Microsoft may be on the cusp of experimenting with a very new console subsidization model, if a report from The Verge is to be believed.
Citing unnamed sources, the site says that Microsoft plans to announce next week a $99 Xbox/Kindle bundle that comes equipped with a two-year Xbox Live subscription. Monthly costs will be pegged at $15, plus an early termination fee if it comes to that.
Does any of this sound familiar? It should because it sounds an awful lot like the current subsidization/subscription model in use by the cell phone carriers. The general framework of selling a device at a loss and gaining the cash back in monthly subscription fees has its faults, but the idea itself is sound. Likewise, it's in no small part responsible for the success of smartphones, many of which are multiple times more expensive than consumers actually pay for them. The idea is simple: Keep costs down and the consumers will come.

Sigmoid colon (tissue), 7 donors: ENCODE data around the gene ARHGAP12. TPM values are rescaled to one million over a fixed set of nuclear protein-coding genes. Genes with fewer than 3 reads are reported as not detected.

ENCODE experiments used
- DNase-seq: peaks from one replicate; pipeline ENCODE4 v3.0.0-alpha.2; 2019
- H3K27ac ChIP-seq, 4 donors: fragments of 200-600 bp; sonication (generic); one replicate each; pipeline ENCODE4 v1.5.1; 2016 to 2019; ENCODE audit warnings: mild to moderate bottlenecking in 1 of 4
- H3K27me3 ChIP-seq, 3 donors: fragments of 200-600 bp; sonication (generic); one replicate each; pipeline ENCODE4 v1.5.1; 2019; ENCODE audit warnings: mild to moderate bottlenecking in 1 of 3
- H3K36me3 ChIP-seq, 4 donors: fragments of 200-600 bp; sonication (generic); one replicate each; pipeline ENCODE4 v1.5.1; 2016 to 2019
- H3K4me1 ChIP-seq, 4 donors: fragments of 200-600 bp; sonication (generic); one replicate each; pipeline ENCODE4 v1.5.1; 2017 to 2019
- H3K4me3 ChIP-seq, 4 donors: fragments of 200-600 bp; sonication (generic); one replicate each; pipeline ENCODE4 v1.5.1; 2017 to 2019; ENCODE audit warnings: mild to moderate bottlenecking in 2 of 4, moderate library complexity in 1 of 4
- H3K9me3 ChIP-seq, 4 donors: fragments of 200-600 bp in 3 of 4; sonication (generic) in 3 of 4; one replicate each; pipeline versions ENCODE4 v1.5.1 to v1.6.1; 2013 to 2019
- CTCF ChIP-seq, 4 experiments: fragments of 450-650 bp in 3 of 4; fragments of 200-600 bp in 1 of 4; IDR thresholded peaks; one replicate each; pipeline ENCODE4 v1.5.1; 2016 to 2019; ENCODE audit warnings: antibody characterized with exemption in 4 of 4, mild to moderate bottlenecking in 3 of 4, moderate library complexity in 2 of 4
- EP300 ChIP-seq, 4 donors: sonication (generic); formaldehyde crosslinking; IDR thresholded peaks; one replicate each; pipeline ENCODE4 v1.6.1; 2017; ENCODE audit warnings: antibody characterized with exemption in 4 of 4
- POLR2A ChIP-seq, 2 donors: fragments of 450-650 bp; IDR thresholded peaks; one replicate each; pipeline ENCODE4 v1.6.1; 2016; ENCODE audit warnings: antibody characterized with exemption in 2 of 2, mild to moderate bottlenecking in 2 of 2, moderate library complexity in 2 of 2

The cost of the rumored Xbox subscription totals $360 over two years, a number that seems too apt to not have been intentional. Add that to the cost of the bundle itself and you're paying $459 over two years, which is a bit higher than the $418 that customers would pay for a 4GB Xbox, Kinect, and two-years of Xbox Live.
So either there's some missing value somewhere (probably in a complimentary Netflix subscription) or Microsoft is expecting people to be comfortable with a $41 difference in price.
Of course, consoles themselves have for a long while had a subsidaton strategy of their own. Consoles get sold at a loss and manufacturers get the cash pack on game purchases. And it's worked, at least so far, to get lots of people invested in consoles. But this new model could just be a brave new step.